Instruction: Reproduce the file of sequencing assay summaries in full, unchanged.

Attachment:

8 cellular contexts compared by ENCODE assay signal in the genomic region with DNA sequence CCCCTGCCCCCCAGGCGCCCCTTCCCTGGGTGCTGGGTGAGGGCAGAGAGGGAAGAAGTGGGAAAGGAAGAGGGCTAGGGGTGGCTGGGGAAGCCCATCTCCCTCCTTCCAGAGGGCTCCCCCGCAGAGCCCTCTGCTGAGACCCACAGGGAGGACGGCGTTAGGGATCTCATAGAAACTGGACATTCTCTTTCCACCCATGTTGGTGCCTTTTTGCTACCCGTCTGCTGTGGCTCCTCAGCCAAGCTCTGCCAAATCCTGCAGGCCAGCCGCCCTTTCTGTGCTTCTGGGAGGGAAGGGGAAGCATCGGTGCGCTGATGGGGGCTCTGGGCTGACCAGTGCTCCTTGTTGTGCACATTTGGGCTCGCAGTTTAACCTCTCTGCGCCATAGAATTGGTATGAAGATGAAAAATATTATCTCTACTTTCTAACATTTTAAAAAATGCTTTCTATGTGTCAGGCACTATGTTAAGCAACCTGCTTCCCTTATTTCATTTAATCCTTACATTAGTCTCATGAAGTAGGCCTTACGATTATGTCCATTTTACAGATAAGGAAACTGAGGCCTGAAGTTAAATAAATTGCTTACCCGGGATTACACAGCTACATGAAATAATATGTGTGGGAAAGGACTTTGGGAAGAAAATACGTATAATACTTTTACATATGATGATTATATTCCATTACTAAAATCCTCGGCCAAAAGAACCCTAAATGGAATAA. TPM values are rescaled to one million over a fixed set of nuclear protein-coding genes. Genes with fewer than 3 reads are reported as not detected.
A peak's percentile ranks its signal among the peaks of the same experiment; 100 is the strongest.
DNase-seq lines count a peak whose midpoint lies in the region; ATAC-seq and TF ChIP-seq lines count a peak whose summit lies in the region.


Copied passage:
8 cellular contexts compared by ENCODE assay signal in the genomic region with DNA sequence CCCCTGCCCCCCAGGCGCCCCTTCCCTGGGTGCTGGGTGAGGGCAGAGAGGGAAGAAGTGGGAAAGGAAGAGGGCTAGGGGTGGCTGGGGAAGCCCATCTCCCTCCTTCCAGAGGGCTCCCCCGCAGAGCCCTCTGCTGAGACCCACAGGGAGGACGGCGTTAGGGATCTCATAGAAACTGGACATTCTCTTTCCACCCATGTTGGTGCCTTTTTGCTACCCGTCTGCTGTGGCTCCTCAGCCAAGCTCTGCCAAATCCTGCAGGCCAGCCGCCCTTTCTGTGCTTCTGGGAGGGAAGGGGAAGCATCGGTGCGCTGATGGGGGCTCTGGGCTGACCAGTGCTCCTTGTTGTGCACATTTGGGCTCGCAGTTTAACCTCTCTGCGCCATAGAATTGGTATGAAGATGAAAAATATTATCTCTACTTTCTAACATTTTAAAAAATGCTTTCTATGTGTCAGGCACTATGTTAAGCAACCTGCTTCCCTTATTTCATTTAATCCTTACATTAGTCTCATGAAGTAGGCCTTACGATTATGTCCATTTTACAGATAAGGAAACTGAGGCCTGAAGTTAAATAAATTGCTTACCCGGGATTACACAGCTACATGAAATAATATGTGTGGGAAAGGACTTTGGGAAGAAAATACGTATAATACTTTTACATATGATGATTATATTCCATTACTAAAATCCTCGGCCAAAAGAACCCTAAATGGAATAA. TPM values are rescaled to one million over a fixed set of nuclear protein-coding genes. Genes with fewer than 3 reads are reported as not detected.
A peak's percentile ranks its signal among the peaks of the same experiment; 100 is the strongest.
DNase-seq lines count a peak whose midpoint lies in the region; ATAC-seq and TF ChIP-seq lines count a peak whose summit lies in the region.